This is part 2 of this week’s series, The Entrepreneur’s Guide: How To Build An App On A Budget. We’re digging deep into ways you can control your app building costs, save money where it makes sense, and develop a solid understanding of the financial constraints you’re going to be dealing with.
If you want to see the first 2 items on the list, hop on over to the first part above.
Let’s continue, shall we?
Here are some proven ways to keep your app project on budget, and tips to help you cut costs where it makes sense:
Be honest with yourself about your financial reality
Don’t dive into a major project with the anticipation that you’ll somehow be able to come up with money you need along the way. If you’re building an app on a budget, be honest about your financials and come up with a plan that works within your budgetary constraints.
Some developers will have pricing models that tailor to low-budget mobile app builds, so seek those out if that’s the position you’re in. The point here is to understand what you’re dealing with and plan accordingly.
Worst case scenario? You blow through your budget and your project is only 25% done. Don’t be that guy - plan and be honest with yourself about what you can (and can not) afford.
Understand what factors will influence the price of your app
If you want to maintain control of potentially soaring costs, it’s important to comprehend what specific features and choices can push you over the edge.
Typically, your app’s build cost will be primarily influenced by:
- The platform you’re building on (mobile, wearable, web, etc.)
- Product type (is this an MVP or finished product?)
- Mobile platform types
- Required technologies
- Key product features
- The developer or software team you partner with
Take stock of your different price-points for each option, to ensure you’re selecting what aligns with both your goals and budget.
Start with one platform only
This can be a difficult choice, but it’s one that can save you tons of money in your early stages. No one wants to alienate a group of users - that goes without saying. But, the reality is that the more platforms you build for, the more it’s going to cost.
If you’re trying to keep costs down, start with selecting the platform you believe the majority of your users are on. You’ll need to select either Android or iOs, and even take it a step further to decide which device ranges you’ll support. Do the research and price comparisons early, so you can approach this aspect with a solid plan in place.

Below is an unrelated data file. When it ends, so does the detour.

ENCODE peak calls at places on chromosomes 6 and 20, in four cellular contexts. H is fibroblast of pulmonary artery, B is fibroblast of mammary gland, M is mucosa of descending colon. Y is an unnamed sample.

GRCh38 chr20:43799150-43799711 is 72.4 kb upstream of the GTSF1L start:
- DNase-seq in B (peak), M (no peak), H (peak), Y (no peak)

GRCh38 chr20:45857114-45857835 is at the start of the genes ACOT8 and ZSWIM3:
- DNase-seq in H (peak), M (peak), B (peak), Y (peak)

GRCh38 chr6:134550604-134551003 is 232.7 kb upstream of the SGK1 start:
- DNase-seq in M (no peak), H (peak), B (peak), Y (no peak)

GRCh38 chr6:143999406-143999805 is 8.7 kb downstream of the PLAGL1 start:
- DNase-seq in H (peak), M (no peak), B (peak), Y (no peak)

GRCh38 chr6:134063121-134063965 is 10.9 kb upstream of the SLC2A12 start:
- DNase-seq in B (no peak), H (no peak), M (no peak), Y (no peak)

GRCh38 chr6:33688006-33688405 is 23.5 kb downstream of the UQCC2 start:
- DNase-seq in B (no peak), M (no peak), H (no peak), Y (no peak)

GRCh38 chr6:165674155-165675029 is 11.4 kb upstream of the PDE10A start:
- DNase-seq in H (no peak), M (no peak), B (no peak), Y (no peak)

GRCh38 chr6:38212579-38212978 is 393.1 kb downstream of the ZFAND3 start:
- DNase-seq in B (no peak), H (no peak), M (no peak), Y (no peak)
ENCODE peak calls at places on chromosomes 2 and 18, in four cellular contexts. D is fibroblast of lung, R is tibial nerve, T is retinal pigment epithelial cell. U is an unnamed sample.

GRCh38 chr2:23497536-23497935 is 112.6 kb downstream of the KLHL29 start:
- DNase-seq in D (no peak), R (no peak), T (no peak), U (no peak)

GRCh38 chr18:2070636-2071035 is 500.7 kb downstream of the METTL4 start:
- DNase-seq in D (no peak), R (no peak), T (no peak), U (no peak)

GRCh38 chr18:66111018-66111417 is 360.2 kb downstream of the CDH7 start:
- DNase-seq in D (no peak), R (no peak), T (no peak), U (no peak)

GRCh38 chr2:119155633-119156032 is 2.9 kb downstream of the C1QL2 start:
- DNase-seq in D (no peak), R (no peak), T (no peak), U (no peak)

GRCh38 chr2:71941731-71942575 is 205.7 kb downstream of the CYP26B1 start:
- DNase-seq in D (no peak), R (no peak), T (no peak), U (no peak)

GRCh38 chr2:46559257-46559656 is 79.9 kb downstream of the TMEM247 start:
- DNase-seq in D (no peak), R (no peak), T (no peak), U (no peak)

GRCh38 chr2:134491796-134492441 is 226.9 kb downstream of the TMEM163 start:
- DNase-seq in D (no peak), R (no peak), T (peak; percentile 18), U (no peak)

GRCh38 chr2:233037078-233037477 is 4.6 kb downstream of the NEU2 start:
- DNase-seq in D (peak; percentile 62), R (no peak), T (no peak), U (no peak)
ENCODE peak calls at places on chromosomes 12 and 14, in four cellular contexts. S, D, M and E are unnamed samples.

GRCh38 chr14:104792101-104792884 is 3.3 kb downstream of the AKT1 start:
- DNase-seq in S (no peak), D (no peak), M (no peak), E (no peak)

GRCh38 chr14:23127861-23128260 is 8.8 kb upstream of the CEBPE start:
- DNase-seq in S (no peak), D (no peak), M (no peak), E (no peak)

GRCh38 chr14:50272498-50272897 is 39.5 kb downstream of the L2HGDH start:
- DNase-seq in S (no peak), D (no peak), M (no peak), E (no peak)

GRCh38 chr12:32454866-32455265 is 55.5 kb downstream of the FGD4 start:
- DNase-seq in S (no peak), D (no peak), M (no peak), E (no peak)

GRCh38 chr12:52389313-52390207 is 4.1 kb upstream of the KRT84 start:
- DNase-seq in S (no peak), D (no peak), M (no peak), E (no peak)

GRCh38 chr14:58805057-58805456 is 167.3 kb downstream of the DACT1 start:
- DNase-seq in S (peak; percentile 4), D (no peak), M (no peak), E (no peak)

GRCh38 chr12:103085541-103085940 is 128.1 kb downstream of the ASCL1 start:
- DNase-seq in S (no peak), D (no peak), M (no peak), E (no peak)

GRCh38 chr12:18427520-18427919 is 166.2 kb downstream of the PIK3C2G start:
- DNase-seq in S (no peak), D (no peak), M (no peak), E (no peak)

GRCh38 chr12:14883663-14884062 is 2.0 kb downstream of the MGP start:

Do not skip the MVP process
It can be enticing to jump right into creating your final product, but the saying “The cheap comes out expensive” really does apply in the app building world. Your app isn’t going to be built overnight, and you can’t build something based on old news and feedback. Consumer wants and demands will change often, not to mention that your competitors could easily be planning their next big move.
We’ve written quite a lot about the importance of the MVP process, and even created a comprehensive guide to walk you through Creating Your First App.
In that guide and several other posts, we dig into the importance of taking the time to create an MVP before finalizing your end product. If you truly desire to build something that people are going to love, your best bet is to get their feedback and suggestions once they’ve been able to hold your minimum viable product in their hands and test it out for themselves.
This is one of those areas where you do not want to try and save through skimping. It’s an error that can cost you big bucks in the long-run if you wind up creating a product that nobody wants. This can literally be the difference between success and failure.
The great part about this process is that even when you’re on an insanely tight budget, there is always a way to get creative and build out some version of MVP for your target customers to test.
Types of MVP’s include:
- Product wireframe or mock-up
- Interactive product prototype
- Mobile or web version with 1-3 key features
- Landing page with either mock-up or prototype that collects email addresses
If you really need to bootstrap your MVP, slap up a simple landing page that will validate your idea through collecting contact information and introducing your idea. It doesn’t need to be fancy, it just needs to happen. That's exactly what Dropbox did and just look at them now.
We’ll finish up this guide with one more post in a few days!